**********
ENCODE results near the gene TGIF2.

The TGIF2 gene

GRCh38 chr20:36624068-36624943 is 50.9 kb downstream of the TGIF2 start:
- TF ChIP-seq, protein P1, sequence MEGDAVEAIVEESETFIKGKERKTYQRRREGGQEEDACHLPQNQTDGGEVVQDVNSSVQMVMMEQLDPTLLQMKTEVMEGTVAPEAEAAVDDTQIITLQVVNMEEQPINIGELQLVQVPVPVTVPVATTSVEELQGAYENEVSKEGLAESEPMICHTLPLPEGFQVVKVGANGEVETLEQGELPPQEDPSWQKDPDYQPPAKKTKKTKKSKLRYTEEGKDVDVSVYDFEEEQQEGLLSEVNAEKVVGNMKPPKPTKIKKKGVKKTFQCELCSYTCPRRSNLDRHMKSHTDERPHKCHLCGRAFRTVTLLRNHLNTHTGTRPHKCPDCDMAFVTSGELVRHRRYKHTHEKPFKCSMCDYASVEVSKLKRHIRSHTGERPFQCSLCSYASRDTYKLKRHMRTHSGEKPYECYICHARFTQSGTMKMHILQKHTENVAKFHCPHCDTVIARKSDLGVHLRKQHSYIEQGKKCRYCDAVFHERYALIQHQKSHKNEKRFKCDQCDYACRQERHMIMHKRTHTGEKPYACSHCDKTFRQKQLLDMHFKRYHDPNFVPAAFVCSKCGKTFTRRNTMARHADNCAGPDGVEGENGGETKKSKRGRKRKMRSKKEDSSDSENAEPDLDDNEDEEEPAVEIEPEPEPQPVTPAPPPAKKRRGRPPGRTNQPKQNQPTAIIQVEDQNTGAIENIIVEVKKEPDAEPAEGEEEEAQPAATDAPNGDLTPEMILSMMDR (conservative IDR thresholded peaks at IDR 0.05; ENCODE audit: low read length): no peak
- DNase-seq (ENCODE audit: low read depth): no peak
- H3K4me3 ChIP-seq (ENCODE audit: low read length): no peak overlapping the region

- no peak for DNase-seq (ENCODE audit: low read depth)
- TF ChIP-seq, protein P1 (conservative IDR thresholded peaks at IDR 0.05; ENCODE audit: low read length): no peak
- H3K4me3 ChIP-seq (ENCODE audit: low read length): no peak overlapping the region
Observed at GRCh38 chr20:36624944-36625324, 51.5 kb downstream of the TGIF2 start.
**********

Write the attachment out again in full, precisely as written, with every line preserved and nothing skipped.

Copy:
ENCODE results near the gene TGIF2.

The TGIF2 gene

GRCh38 chr20:36624068-36624943 is 50.9 kb downstream of the TGIF2 start:
- TF ChIP-seq, protein P1, sequence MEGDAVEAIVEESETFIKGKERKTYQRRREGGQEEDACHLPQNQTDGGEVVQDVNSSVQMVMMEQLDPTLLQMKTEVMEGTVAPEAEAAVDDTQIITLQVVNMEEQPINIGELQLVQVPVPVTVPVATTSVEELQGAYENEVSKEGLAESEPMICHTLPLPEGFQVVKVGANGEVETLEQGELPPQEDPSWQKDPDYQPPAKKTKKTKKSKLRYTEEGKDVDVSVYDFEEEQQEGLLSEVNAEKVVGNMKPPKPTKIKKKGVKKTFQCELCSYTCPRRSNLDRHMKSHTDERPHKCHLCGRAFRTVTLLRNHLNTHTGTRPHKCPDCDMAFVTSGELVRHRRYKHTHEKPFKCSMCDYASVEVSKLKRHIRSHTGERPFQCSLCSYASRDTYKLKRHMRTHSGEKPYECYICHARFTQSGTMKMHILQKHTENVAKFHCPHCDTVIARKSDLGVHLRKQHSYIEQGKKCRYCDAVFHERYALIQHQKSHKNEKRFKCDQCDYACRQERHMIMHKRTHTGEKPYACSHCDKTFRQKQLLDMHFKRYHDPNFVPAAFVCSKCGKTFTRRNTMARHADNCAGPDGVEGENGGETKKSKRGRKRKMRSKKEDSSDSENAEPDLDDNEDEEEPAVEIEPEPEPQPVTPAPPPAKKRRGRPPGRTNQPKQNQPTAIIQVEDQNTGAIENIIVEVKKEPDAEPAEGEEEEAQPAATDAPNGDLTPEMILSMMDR (conservative IDR thresholded peaks at IDR 0.05; ENCODE audit: low read length): no peak
- DNase-seq (ENCODE audit: low read depth): no peak
- H3K4me3 ChIP-seq (ENCODE audit: low read length): no peak overlapping the region

- no peak for DNase-seq (ENCODE audit: low read depth)
- TF ChIP-seq, protein P1 (conservative IDR thresholded peaks at IDR 0.05; ENCODE audit: low read length): no peak
- H3K4me3 ChIP-seq (ENCODE audit: low read length): no peak overlapping the region
Observed at GRCh38 chr20:36624944-36625324, 51.5 kb downstream of the TGIF2 start.